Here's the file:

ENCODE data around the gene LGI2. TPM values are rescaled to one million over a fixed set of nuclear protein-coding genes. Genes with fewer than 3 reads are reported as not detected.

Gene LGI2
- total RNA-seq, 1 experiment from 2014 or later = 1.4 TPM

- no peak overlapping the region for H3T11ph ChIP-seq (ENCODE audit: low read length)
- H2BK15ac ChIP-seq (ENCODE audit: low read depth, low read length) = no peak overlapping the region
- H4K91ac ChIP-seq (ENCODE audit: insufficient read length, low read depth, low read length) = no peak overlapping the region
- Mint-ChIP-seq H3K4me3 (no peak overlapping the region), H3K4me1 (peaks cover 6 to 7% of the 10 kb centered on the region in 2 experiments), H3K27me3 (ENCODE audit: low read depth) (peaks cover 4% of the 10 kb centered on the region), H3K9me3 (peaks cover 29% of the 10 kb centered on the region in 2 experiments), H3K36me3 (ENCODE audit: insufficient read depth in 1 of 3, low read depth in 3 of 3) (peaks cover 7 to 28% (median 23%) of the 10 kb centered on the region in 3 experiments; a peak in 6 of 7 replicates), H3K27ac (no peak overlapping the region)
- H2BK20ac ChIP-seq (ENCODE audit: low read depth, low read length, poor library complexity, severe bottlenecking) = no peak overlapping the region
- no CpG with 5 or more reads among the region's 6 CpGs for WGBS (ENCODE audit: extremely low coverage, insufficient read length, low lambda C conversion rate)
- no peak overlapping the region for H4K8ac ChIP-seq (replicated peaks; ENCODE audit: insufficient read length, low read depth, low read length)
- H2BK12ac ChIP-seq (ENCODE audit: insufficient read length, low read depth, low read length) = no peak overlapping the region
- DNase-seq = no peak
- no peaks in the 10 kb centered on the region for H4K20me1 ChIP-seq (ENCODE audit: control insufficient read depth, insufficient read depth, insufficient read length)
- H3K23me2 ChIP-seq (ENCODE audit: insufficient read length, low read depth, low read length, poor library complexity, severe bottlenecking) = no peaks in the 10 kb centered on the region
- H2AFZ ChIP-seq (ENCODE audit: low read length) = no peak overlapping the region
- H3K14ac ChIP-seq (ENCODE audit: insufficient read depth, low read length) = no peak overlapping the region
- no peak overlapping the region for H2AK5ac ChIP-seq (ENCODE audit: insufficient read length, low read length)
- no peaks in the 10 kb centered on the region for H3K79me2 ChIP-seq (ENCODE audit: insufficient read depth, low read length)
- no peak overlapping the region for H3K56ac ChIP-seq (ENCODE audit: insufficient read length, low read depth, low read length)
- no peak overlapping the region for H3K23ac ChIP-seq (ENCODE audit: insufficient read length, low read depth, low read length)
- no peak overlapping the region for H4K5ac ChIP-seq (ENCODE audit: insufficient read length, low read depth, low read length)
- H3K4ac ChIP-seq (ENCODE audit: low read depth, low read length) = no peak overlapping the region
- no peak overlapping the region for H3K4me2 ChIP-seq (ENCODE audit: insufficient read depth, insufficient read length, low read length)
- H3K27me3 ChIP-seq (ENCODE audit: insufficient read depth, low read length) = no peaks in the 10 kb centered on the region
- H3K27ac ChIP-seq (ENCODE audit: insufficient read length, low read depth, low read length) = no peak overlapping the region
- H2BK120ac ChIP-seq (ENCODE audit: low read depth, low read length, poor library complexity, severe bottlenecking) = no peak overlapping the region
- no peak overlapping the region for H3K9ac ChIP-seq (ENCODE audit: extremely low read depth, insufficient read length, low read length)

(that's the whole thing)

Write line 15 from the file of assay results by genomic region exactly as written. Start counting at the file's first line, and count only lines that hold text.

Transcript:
- H2AFZ ChIP-seq (ENCODE audit: low read length) = no peak overlapping the region